Hey there, time traveller! This article was published 9/5/2013 (1714 days ago), so information in it may no longer be current.
NEAR LANDMARK — Everyone grieves differently, and Margaret Rempel's way, after her husband, Ron, died of a brain hemorrhage 10 years ago, was to ramp up her workload.
She would work late into the night on the hog farm near Landmark, 40 kilometres southeast of Winnipeg. "The barn was spotless," said Rempel.
"I have been accused of being a workaholic. I call it work therapy," she said.
'When Ron (my late husband) and I were farming together, salesmen would say, "Can I speak to the boss?" I'd say "Go ahead, you're speaking to her" ' — Landmark-area farmer Margaret Rempel
Single, white, female, hog farmer — to riff on a movie title from years ago.
"Lots of people assumed I would sell the farm (after Ron died) and do some other thing. But I enjoy farming or I wouldn't be doing it," she said. "I'd always fed the sows, tilled the fields, hauled finished pig... "
Selling the farm "wasn't the right psychological option," she said. Others thought she should at least take a leave away from the farm. "When you're self-employed, you don't get to take a leave of absence," she said.
Today, Rempel runs Rempelco Acres, a 500-sow farrow-to-finish operation, and 1,600 acres of cropland. She is part of a small but growing number of women running farms on their own in Manitoba.
Farming is changing with society where more women are breaking the "grass ceiling."
Andrew Dickson, Manitoba Pork Council general manager, knows of one or two other single-female hog producers in the province who took over after their husbands died. More women tend to run cattle or horse ranches.
One reason more women are farming is there isn't as much "brawn" required as 50 years ago, thanks to modern technology, said Rempel. "We're not feeding animals by hauling pails around. It's automated," she said. She has three employees. Her oldest son, Jason, is now coming back to the farm, too.
Her situation was also different because farm wives are usually older when they become widowed, so it makes more sense to sell the farm and retire. But Rempel was just 50.
It's not just single women who are farmers. People overlook the fact many women, if not most, are full partners on today's farm. "There are lots of husband-and-wife teams. If one doesn't have off-farm work, they automatically divide up the farm work," she said.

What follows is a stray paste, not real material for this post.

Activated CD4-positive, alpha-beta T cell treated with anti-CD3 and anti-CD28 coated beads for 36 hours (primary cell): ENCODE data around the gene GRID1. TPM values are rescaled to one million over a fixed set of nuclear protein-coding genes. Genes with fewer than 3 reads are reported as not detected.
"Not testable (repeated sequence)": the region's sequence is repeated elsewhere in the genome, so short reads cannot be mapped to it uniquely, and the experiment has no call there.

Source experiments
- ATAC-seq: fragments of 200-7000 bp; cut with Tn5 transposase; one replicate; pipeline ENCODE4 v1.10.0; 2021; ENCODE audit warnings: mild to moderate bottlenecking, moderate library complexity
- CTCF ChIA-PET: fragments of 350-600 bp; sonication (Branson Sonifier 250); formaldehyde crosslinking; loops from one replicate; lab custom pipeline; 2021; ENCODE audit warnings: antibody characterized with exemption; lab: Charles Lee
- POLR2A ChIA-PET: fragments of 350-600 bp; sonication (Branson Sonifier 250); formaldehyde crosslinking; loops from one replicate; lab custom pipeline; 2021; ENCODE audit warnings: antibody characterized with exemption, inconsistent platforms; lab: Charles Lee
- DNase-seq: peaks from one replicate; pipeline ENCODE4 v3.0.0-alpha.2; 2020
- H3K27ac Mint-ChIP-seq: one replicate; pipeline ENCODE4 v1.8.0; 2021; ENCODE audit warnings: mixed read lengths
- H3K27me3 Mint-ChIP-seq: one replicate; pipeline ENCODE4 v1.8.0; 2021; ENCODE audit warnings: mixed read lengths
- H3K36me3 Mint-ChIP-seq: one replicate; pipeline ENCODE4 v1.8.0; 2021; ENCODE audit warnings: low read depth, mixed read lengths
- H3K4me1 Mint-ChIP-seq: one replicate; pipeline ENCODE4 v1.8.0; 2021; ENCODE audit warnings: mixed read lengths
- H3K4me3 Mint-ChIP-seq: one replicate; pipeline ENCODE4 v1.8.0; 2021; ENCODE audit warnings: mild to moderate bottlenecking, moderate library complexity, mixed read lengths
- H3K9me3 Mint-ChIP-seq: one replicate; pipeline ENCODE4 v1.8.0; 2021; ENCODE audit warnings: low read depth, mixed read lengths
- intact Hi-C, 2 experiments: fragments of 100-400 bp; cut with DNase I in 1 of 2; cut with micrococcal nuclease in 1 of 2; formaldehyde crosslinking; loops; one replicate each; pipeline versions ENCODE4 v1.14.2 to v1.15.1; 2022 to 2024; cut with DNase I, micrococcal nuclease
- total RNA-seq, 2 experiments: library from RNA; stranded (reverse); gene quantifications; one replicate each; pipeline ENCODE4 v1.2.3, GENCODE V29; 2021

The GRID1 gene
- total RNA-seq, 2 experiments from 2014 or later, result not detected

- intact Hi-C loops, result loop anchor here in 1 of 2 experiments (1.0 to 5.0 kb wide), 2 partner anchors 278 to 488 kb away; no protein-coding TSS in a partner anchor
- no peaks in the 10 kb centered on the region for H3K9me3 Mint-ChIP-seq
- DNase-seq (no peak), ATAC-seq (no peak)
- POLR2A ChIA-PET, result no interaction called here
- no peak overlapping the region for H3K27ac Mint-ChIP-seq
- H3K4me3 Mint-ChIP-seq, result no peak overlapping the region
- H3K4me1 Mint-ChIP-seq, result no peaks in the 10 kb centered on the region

Women in farming can get interesting reactions. "The thing that happens so much when you're part of a farming couple is people assume it's still the man who's responsible for making decisions. When Ron and I were farming together, salesmen would say, 'Can I speak to the boss?' I'd say 'Go ahead, you're speaking to her.' "
Running a mixed farm (crop and livestock) is intensive. Rempel's morning, before the 9:30 a.m. newspaper interview, included bottle-feeding a baby goat rejected by its mother, feeding the chickens, putting the goats out to pasture, hauling culled sows into a stock trailer and relocating them to a collection pen, and 45 minutes doing email — and not to chit-chat. Her email includes placing a premix feed order, checking grain prices and clearing up business with Canadian Agrifood Policy Institute board members, of which she is one.
"Farming allows such a large spectrum of job descriptions," she says. It's not a nine-to-five job, either. "In winter, I try to keep it to 12-hour days. The rest of the time, it's 14- to 16-hour days. Lots of mixed farmers work those hours."
There are always internal deadlines to meet, such as regular feeding of animals and shipping to market. Mondays are shipping days, when finished hogs are transported for processing.
Rempel, who grew up on a dairy farm near Brandon and is a few credits short of a bachelor of arts degree in English and history, has distinguished herself among her peers. She has been a Keystone Agricultural Producers director, a founding board member of the Manitoba Rural Adaptation Council, an international trade adviser and served on the Canadian Foodgrains Bank board.
Hog farming has had enormous struggles the past five years due to country-of-origin labelling (COOL) in the U.S., which has slashed Manitoba exports to that market from nearly five million weanlings per year to just one million. High feed prices, and the province's moratorium on hog expansion, which Rempel believes is a government response to urban misconceptions of the tightly regulated hog sector, have also set back producers.